6 Ways to Save and Invest When You Have Student Loans

The path to prosperity has never been easy, but these days you could argue it’s a lot less simple than it used to be. A big factor? Student loans — and lots of them. Today more people are taking on a larger amount of education debt than ever before. And when you’re shouldering five or six figures worth of debt, the idea of simultaneously building wealth is not exactly a straightforward proposition.

Even if your degree has afforded you a better salary, it can be difficult to know exactly where to begin. Should you wait until loans are paid off to tackle saving for retirement? If not, which goal do you prioritize? And how do you do both without breaking the bank?

While everyone’s situation is unique, the key for most people is to get a solid strategy in place. Here are a few tips to help you do just that:

1.  Do the math
It’s essential to start with a full picture of your financial situation. How many student loans do you have, how much time is left on each and what are the interest rates? What about interest rates on other debt, like credit cards and auto loans? How much money can you put toward saving and investing after you’ve paid your bills each month? You’ll need to know the answers to these questions in order to create your plan.

2.  Lay the foundation
Most financial experts agree that it’s crucial to a have three to six months worth of living expenses saved up in case anything happens to your income. For student loan borrowers, this is especially important because even one late or missed payment can damage your credit. If you don’t already have an emergency fund in place, this would be a good place to start.

3.  Decimate high-rate debt
Along with building a savings cushion, eliminating high-interest rate debt should be top priority. Whether you decide to tackle these goals at the same time is up to you. Just remember that step where you did the math — if you’re putting $50/month toward savings but spending $100/month on high interest debt, you’re essentially taking one step forward and two steps back.

The usual culprit here is credit cards — perhaps you opened one or two to help pay for expenses during or after school. But if the introductory interest rate has gone up and you’re now looking at double digits, you’ll want to eliminate that debt pronto. If you’ve got solid credit, one tool that can help you do that is a low-interest rate personal loan. And once your credit cards are paid off, keep it that way. Nothing sabotages a wealth-building strategy like carrying a credit card balance.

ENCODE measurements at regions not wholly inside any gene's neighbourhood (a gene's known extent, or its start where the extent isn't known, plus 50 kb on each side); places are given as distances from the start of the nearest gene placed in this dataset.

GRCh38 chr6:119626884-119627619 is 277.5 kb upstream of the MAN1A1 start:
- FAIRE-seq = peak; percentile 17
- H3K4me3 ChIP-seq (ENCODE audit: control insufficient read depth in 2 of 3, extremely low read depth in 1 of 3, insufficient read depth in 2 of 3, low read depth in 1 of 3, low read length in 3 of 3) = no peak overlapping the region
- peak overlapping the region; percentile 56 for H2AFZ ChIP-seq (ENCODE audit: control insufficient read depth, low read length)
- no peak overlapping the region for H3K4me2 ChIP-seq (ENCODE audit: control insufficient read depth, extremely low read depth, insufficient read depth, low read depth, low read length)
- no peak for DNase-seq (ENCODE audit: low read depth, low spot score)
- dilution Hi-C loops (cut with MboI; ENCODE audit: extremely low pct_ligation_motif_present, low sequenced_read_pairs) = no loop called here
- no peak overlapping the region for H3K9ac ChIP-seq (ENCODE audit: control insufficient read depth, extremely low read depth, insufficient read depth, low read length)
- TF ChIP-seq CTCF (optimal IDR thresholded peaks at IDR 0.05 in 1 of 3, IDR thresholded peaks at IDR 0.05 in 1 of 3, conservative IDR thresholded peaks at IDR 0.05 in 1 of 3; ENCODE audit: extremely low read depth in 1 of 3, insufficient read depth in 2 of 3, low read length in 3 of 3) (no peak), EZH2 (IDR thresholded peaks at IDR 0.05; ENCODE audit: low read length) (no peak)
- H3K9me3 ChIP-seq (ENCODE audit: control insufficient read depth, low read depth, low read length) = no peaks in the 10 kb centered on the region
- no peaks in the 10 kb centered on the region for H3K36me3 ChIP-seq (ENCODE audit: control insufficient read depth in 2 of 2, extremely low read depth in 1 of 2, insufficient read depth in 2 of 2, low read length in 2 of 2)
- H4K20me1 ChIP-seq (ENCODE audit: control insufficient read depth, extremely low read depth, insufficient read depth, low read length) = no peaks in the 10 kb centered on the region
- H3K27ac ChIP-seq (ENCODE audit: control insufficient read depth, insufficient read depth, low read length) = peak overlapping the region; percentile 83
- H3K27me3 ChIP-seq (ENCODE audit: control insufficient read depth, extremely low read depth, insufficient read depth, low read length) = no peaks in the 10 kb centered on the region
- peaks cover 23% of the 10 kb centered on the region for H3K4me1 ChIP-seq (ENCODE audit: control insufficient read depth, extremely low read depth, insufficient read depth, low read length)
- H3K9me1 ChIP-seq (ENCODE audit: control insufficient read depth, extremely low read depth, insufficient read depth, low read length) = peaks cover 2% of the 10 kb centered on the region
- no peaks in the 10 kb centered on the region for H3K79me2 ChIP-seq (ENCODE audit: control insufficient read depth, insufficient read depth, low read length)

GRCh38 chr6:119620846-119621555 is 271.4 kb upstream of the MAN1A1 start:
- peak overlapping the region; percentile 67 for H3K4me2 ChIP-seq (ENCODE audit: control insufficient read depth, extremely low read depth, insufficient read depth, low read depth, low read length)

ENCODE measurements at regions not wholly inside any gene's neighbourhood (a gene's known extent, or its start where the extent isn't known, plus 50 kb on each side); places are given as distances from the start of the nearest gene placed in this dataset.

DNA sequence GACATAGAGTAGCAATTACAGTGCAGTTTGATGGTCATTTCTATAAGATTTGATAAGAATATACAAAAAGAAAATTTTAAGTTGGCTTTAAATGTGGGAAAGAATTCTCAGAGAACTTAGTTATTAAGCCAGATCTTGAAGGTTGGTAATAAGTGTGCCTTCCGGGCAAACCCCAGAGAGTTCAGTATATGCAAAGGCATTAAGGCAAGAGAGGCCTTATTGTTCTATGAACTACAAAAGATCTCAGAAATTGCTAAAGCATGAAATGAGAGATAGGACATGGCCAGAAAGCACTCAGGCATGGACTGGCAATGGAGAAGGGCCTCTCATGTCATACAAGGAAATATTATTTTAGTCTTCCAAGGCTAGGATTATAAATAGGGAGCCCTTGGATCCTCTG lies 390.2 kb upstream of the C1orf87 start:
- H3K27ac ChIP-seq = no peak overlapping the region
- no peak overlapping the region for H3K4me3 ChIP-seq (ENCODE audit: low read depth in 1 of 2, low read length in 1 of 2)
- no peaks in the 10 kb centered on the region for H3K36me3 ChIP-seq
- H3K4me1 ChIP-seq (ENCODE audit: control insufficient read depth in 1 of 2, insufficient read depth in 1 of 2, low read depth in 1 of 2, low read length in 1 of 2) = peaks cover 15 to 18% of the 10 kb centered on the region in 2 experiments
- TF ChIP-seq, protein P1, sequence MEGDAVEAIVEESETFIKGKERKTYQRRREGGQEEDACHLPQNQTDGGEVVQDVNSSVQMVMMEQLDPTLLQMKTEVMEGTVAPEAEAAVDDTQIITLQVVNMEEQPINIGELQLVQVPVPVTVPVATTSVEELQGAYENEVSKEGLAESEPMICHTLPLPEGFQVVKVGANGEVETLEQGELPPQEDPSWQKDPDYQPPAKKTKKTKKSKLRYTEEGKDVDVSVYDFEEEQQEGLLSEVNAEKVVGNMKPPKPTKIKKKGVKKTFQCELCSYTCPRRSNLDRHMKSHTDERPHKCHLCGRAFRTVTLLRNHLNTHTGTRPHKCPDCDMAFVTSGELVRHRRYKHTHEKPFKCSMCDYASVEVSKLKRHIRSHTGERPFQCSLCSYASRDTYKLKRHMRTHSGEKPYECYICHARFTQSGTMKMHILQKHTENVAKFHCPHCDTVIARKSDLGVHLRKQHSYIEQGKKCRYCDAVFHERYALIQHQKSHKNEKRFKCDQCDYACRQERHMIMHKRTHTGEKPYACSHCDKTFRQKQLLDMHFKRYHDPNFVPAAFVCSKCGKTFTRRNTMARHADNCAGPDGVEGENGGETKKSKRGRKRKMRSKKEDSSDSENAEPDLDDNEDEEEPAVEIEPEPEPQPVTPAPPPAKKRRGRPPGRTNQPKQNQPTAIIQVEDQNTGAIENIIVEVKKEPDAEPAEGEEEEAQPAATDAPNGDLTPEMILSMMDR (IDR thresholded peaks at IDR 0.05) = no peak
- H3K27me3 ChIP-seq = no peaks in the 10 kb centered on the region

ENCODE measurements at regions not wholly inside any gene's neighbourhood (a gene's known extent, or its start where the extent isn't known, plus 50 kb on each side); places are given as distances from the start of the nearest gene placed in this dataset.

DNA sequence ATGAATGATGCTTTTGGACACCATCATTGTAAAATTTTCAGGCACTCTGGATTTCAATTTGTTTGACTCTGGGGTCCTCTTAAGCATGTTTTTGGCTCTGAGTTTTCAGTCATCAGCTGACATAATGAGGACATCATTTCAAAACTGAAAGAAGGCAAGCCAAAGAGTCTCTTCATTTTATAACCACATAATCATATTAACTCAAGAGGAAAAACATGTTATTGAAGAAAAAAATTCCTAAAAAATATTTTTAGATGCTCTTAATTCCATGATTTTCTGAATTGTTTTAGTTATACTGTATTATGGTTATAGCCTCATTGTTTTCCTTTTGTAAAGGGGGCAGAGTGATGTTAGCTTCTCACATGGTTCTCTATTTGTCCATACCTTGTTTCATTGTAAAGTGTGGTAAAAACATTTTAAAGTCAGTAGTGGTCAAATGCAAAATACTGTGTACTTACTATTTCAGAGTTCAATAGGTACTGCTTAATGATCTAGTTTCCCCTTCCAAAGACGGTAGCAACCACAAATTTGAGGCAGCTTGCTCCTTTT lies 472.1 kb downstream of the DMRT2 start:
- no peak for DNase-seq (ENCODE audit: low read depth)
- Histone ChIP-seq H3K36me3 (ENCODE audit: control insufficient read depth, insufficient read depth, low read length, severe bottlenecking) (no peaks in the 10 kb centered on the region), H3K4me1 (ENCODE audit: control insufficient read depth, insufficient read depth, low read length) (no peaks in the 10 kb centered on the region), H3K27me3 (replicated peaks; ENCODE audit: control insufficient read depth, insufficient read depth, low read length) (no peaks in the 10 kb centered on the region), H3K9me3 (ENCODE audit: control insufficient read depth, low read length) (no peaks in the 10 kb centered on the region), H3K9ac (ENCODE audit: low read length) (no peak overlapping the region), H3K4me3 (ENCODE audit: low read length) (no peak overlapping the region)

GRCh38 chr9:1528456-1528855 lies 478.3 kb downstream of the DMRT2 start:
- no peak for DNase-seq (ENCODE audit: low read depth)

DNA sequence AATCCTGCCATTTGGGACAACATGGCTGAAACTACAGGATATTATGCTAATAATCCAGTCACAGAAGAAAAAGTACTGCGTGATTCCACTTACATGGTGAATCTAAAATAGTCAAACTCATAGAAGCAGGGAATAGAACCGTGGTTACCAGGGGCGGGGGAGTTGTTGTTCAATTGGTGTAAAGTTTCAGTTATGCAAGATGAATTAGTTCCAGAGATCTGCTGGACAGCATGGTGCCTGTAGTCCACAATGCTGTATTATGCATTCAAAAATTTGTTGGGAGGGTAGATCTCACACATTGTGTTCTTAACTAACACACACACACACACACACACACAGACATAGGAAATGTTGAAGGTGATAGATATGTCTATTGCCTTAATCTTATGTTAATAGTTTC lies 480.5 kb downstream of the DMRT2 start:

4.  Fine tune student loans
Next, take a look at your student loans. When you have multiple sources of debt, a common strategy is to pay off the higher interest rate loans more aggressively. For example, you might pay the minimum amount on your subsidized federal student loans but put more than the minimum toward your high rate unsubsidized PLUS or private loans. Another great option is to look into refinancing student loans, which can cut the interest rate significantly, save you money and potentially help you be done with your loans sooner.

5.  Take advantage of free money
When you’re ready to start investing, start by looking into your employer’s retirement plan to see if they offer matching contributions or other benefits. If they do, a good goal is to contribute at least what they match each month. If your employer doesn’t offer a plan, there are a number of tax-advantaged qualified accounts to choose from. To find the right one for you, it might be worth consulting a financial professional.

6.  Check in regularly
Your financial situation might look different a year or even a few months from now, so it’s critical to update your plan on a regular basis. For example, if you don’t qualify or choose not to refinance student loans this year, you might be able to next year — and it’s never too late to reap the savings benefit. Put a reminder on your calendar to review your plan at least yearly, if not quarterly.

It can be tempting to put off thinking about saving and investing until your student loans are paid off, but the problem with this approach is that you risk losing several valuable years of compound interest and investment returns. Depending on your goals, that may be a costly mistake you don’t want to make. With a solid plan in place, you’ll be better able to manage student loan payments while also working toward your financial goals. 

This blog post does not purport to offer investment advice. You should check with a financial advisor if you have questions.

Dan Macklin is a member of the DailyWorth Connect program. Read more about the program here.

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